PalMod: Importing Sprites from Fighter Factory

Howdy! I hope you're finding PalMod useful. This is a quick guide to generating RAW texture files that can be used by PalMod for sprite display. PalMod has many sprites built in already, but importing SFF files is an easy way to expand PalMod's coverage.

Tools You Need For This

Fighter Factory Studio
A MUGEN tool for sprite editing.
Adobe Photoshop
Crazy good image editing studio, with a free 7 day trial available.
PalMod
PalMod itself: a tool used to modify palettes in game ROMs or files.
PalMod Photoshop ACTs
A set of ACTs for use with PhotoShop that provide maximum possible color delineation, avoiding problems with repeated colors within the palette.

How To
  1. Find the SFF (sprite sheet file for Fighter Factory) that you want to use. Many communities will already have collections available.
  2. Open Fighter Factory Studio.
    1. Go to the Project menu and select "Open single file...".
    2. Open up the SFF file you want to use.
    3. The color table / palette for that SFF should now be visible on the right: that should match the palette shown for that sprite in PalMod.
    4. Update the palette used by going to the Palettes menu and choosing "Change...". Then load one of the ACTs from the PhotoshopACTs.rar .
      1. For the paired "Select/Winning 1" and "Select/Winning 2" sprites, each is stored with the other half blacked out. Since PalMod can join those together on display, you can edit the unused/blacked-out character out.
      2. Double-click the 2nd square in the Palettes view on the right: that should be the first black square/color.
        Replaced palette
      3. Change "Alpha channel" in the Color dialog that pops up to be 0.
        Probable color for other half
      4. Click OK: the other half of the Select/Winning image should be gone now.
        Transparented
    5. Now go to the Sprites menu and choose "Save image as...". Use this to export the image as a PNG file.
    6. Optional: For SFFs that contain multiple sprites on the left in the "Sprites" tab it will show "1/5" (or something like that) with an option to move a slider to change sprites. You may want to repeat these steps for every sprite within the SFF if you want to use all the possible sprites in PalMod.
    7. You now have the SFF as a PNG aligned to a differentiated ACT: let's move on to converting that to a RAW.
  3. Open up Adobe Photoshop.
    1. Open up that PNG you just created into PhotoShop. It should already be using indexed colors. Isn't that so cool! Haha, not quite.
    2. Go to Photoshop's Image menu, select "Mode", and change from "Indexed Color..." to "RGB Color" because gdi Fighter Factory Studio uses upside-down palettes.
    3. Now we get to make the image use Indexed Color again... except this time with a right-side-up palette. Go back to Image : "Mode" and change back to "Indexed Color...". When the "Indexed Color" dialog pops up, select the "Palette:" listbox and change to "Custom...". On that dialog use "Load..." to load the ACT file you used previously. Click OK. Click OK.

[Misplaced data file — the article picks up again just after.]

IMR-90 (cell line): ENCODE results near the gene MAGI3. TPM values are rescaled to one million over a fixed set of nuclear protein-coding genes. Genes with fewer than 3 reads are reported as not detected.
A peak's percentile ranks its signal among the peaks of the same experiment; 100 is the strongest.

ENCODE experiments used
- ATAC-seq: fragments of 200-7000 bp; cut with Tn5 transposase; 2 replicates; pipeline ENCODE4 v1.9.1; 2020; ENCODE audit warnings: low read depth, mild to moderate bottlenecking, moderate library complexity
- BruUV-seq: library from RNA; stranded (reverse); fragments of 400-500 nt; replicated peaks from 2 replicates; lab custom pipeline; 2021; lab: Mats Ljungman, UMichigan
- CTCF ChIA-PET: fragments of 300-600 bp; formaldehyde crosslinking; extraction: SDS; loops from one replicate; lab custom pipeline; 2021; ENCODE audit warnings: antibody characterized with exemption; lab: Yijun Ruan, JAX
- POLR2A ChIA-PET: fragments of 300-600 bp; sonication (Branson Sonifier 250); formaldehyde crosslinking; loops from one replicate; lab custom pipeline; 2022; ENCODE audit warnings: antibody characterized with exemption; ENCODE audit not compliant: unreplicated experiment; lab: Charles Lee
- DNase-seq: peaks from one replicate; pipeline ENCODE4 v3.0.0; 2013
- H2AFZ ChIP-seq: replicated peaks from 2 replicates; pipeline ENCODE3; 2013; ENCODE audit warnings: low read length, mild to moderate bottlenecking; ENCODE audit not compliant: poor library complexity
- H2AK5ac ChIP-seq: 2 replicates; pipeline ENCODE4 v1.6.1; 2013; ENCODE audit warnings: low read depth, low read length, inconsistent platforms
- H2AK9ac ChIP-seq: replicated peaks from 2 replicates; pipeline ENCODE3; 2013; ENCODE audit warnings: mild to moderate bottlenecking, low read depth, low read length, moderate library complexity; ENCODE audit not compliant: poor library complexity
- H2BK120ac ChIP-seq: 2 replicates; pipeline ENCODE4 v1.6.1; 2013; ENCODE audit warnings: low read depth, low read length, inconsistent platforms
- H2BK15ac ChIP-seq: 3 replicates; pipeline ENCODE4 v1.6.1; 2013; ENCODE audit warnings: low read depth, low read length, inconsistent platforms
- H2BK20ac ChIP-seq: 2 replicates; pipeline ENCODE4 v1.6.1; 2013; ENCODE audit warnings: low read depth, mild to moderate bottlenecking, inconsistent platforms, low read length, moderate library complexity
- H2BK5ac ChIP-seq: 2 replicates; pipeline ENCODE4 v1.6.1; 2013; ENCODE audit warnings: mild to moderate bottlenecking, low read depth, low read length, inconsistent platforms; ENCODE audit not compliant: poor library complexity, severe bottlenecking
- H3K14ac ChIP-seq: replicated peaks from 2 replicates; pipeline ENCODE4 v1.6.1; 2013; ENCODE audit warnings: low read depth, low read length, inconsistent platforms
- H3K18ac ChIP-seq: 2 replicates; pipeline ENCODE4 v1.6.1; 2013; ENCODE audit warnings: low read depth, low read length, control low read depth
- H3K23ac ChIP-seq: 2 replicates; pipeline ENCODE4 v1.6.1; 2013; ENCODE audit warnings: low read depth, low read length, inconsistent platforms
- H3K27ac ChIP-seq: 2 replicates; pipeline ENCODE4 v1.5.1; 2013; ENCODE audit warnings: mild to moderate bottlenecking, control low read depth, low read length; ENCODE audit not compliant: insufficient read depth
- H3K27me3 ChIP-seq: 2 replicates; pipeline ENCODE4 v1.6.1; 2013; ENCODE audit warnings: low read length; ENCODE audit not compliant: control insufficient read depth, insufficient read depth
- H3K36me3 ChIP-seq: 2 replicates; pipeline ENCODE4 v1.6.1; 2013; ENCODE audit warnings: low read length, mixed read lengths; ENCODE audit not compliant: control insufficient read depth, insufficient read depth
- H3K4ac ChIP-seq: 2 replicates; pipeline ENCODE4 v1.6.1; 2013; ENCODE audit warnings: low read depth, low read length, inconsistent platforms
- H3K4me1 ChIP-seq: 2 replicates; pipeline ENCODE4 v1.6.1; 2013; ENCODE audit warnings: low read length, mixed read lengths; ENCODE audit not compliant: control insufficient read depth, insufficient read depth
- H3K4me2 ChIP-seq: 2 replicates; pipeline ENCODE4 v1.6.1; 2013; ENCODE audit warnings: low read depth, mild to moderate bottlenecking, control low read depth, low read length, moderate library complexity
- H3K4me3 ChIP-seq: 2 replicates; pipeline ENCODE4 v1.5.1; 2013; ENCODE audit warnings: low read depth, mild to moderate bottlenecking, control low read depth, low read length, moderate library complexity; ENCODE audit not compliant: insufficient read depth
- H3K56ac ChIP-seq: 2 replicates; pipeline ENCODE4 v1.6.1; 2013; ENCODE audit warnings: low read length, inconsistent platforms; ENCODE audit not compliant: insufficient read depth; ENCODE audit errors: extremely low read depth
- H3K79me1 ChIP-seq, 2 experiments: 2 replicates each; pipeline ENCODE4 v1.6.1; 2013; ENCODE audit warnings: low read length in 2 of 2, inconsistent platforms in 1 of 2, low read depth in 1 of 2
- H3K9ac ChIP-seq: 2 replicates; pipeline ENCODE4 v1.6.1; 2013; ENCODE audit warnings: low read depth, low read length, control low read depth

4. Optional: Crop out surrounding whitespace that doesn't need to be there.
    5. Bonus: If you want to later submit this file to the PalMod team, please go to the Image menu, select "Image Rotation" and then select "Flip Canvas Vertical". We store the images upside-down in img.dat.
    6. Go to the File menu and choose "Save As...".
    7. Change "Save as type:" to "Photoshop Raw (*.RAW)".
    8. RAW files are pure image data: they do not include any header information. As such, we need to use a special filename syntax to tell PalMod how to handle the file. We will want to include the Canvas "W" and "H" values in the filename itself.
    9. PalMod wants filenames of the form "(whatever)-W-WIDTH-H-HEIGHT.raw". An example of a possible filename would be "kobun-bullmover-W-200-H-120.raw". If you do not include this data in the filename, PalMod cannot load the file. If you specify the wrong width or height, PalMod will not load the file correctly.
    10. Click OK, click OK on the Raw Options and now you have a RAW file for use with PalMod.
  4. Open up PalMod.
    1. Go to File and choose the option (Load ROM or Load Directory) that lets you load the game you want to edit.
    2. Use the comboboxes on the right to find the character (or game element) of interest and then the particular palette of interest. For example, the "Kobun" character, the "LP" color, and the "(05) Bull Mover" palette.
    3. For many palettes, PalMod may already have a sprite preview available. For others, not yet, and maybe your efforts help with that. Either way, you can forcibly update the preview with the RAW you just made.
    4. To load the RAW file we created in Photoshop, just go to PalMod's Preview window. In the File menu select "Load Texture". Then load the RAW file you used earlier.
    5. If this all worked correctly, you should see the current palette used to colorize your RAW sprite.
  5. If everything checks out here, consider submitting the RAW to the PalMod team for integration so that others can benefit from your work.